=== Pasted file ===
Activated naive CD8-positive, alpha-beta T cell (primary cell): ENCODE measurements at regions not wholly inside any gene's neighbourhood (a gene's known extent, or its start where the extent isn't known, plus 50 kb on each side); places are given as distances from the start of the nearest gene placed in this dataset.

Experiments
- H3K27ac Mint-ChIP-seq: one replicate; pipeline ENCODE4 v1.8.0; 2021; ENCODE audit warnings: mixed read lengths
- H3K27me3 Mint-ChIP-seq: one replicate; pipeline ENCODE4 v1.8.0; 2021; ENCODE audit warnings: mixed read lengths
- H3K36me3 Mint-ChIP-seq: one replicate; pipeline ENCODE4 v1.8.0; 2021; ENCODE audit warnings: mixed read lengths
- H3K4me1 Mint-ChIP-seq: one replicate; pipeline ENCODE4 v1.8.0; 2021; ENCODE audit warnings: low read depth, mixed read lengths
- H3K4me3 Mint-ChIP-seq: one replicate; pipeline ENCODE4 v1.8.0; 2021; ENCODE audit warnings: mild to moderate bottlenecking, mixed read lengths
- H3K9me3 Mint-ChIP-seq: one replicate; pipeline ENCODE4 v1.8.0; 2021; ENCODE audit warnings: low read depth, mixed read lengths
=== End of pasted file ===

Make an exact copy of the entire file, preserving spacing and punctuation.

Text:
Activated naive CD8-positive, alpha-beta T cell (primary cell): ENCODE measurements at regions not wholly inside any gene's neighbourhood (a gene's known extent, or its start where the extent isn't known, plus 50 kb on each side); places are given as distances from the start of the nearest gene placed in this dataset.

Experiments
- H3K27ac Mint-ChIP-seq: one replicate; pipeline ENCODE4 v1.8.0; 2021; ENCODE audit warnings: mixed read lengths
- H3K27me3 Mint-ChIP-seq: one replicate; pipeline ENCODE4 v1.8.0; 2021; ENCODE audit warnings: mixed read lengths
- H3K36me3 Mint-ChIP-seq: one replicate; pipeline ENCODE4 v1.8.0; 2021; ENCODE audit warnings: mixed read lengths
- H3K4me1 Mint-ChIP-seq: one replicate; pipeline ENCODE4 v1.8.0; 2021; ENCODE audit warnings: low read depth, mixed read lengths
- H3K4me3 Mint-ChIP-seq: one replicate; pipeline ENCODE4 v1.8.0; 2021; ENCODE audit warnings: mild to moderate bottlenecking, mixed read lengths
- H3K9me3 Mint-ChIP-seq: one replicate; pipeline ENCODE4 v1.8.0; 2021; ENCODE audit warnings: low read depth, mixed read lengths